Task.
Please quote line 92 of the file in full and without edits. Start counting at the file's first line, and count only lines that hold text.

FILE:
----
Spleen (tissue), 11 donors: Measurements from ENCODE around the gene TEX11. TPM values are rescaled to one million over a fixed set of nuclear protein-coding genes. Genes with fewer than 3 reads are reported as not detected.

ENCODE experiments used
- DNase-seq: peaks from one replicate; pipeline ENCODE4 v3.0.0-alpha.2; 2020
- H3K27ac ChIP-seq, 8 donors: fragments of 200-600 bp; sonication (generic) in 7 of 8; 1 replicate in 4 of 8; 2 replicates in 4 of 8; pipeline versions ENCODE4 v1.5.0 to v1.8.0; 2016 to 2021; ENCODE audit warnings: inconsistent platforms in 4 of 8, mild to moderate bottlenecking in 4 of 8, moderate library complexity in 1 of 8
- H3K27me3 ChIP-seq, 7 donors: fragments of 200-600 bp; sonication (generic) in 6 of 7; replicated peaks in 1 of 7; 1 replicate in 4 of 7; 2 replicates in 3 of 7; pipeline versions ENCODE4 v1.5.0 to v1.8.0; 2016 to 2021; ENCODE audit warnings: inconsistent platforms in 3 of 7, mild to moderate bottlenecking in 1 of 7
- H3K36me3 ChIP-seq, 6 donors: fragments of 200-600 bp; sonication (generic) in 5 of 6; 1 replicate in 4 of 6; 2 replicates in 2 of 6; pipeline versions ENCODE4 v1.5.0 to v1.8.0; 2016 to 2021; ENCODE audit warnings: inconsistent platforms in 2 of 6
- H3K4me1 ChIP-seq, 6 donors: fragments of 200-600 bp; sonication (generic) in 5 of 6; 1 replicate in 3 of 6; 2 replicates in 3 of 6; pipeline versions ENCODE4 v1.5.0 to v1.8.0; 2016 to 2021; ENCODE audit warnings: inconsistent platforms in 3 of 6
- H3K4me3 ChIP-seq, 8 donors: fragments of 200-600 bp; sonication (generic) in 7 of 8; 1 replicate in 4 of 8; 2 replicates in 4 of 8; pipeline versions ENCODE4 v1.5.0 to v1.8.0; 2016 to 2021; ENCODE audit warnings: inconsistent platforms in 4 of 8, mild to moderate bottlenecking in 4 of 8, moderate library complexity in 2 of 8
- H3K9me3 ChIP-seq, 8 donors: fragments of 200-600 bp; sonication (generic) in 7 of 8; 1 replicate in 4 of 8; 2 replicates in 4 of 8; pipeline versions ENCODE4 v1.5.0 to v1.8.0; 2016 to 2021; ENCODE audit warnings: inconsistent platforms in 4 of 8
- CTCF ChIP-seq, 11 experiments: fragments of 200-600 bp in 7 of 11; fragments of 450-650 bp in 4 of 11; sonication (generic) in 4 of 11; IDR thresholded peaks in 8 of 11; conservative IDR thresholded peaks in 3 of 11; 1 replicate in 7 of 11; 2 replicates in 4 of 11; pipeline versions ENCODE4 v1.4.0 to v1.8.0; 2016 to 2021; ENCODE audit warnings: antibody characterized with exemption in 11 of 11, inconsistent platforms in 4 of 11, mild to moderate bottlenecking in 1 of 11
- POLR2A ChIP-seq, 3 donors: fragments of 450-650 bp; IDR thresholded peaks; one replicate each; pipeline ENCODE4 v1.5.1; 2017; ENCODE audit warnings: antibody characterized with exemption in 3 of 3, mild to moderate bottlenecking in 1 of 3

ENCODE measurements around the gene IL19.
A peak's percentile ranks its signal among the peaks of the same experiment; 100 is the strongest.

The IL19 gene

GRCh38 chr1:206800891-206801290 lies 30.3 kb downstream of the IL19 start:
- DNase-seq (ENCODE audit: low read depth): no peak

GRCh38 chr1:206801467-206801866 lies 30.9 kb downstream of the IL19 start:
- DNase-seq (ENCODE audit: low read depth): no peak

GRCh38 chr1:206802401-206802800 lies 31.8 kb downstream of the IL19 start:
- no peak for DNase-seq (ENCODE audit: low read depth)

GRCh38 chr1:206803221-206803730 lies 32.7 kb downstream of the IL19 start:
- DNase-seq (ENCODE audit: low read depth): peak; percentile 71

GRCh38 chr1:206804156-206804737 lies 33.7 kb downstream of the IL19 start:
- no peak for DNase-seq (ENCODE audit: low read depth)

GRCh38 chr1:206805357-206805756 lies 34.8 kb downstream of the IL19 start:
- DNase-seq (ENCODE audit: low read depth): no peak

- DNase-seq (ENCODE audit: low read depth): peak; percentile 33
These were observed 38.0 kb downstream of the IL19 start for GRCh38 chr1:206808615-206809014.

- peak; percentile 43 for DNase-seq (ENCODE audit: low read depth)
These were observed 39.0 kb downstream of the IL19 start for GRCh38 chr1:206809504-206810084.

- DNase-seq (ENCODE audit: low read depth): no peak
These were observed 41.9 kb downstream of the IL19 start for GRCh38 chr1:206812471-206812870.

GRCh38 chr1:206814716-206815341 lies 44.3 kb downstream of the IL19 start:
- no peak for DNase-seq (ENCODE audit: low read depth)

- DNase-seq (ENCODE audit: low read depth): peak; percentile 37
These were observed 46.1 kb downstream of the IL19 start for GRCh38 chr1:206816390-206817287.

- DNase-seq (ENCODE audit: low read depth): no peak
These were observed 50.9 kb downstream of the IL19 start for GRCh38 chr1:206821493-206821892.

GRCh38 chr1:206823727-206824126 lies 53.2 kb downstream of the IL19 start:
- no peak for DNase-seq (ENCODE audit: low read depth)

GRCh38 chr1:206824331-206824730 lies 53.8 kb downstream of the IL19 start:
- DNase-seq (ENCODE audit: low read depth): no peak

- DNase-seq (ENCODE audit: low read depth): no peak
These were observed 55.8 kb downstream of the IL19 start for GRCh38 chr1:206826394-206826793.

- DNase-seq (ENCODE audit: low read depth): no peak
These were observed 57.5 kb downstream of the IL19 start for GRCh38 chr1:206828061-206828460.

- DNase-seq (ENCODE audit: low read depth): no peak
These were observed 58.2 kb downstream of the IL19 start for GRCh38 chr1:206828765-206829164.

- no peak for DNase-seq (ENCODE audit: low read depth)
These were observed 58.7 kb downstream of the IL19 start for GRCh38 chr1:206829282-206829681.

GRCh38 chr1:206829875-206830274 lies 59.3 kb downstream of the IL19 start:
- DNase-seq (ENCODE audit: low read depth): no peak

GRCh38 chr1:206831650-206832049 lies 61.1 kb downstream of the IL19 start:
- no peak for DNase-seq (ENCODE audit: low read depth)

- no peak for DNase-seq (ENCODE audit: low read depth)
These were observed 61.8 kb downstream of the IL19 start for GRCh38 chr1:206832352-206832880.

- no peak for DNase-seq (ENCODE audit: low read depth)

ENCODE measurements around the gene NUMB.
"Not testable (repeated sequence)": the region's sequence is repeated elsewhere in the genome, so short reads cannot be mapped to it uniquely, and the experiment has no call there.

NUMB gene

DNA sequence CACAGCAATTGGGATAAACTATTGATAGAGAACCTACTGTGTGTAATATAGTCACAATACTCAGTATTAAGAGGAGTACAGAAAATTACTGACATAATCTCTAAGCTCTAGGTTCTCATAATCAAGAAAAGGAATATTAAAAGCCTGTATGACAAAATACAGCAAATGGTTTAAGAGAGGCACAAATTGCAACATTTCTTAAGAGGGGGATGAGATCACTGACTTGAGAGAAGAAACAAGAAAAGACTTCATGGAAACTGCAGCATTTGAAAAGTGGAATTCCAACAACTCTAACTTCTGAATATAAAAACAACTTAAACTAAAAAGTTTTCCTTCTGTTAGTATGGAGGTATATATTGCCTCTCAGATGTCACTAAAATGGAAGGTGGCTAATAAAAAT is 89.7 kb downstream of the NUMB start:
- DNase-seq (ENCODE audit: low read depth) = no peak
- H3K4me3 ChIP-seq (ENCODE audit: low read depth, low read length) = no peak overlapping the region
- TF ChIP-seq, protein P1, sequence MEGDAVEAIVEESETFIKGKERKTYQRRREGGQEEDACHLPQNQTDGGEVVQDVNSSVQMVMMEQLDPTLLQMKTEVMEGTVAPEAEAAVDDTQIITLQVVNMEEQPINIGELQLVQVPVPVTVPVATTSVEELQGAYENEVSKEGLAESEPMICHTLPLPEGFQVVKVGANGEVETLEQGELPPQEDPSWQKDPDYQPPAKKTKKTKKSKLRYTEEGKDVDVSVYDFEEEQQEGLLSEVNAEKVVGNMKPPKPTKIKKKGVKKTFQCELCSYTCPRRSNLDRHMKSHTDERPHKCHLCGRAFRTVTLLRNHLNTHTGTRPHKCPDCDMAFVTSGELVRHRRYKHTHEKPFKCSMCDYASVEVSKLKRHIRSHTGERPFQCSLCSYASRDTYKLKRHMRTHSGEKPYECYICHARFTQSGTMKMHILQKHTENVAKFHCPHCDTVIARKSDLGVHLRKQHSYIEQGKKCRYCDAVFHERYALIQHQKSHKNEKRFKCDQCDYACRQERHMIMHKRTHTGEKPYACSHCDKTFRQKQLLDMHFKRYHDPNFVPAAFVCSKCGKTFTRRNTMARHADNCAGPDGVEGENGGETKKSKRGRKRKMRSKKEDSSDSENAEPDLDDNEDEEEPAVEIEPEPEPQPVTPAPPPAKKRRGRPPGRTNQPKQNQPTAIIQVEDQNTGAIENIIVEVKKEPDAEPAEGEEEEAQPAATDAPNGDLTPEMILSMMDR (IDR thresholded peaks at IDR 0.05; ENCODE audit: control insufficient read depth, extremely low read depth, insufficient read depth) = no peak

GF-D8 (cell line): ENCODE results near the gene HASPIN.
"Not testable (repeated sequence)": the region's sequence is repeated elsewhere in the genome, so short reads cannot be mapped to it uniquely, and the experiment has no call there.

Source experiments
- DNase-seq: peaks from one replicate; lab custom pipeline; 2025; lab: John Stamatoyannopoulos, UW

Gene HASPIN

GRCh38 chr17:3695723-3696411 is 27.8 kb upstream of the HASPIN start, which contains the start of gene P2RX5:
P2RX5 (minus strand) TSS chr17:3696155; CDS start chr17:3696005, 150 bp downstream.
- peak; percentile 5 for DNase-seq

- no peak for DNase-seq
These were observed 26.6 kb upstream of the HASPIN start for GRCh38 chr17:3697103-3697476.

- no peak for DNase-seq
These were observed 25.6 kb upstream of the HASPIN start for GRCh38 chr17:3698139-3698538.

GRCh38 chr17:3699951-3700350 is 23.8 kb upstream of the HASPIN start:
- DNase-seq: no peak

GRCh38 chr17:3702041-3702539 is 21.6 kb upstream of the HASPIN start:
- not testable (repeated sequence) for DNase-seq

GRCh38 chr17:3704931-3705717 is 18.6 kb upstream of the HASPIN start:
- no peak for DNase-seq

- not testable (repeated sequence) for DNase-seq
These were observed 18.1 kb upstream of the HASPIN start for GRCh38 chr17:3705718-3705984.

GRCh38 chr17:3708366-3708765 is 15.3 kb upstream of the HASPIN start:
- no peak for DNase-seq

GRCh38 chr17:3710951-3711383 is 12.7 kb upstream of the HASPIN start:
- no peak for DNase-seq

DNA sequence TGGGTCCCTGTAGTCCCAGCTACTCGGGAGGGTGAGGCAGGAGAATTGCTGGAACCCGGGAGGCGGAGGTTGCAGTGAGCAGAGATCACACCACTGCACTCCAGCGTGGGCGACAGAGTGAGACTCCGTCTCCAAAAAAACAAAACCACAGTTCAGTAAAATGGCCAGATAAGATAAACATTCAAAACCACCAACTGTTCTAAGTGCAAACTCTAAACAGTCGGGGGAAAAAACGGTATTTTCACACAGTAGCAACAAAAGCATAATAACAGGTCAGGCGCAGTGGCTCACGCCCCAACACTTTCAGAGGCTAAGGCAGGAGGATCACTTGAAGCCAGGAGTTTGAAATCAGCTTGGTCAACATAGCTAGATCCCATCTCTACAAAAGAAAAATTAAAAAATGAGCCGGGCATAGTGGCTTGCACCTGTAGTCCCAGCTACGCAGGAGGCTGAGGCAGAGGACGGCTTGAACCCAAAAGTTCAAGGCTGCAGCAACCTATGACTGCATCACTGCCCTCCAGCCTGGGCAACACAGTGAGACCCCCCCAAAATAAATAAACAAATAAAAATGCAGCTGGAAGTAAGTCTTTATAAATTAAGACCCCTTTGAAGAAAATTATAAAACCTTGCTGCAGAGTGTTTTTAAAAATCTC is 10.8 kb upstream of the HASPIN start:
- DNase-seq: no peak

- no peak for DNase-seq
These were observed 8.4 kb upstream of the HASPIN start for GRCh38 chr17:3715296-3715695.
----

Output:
These were observed 8.4 kb upstream of the HASPIN start for GRCh38 chr17:3715296-3715695.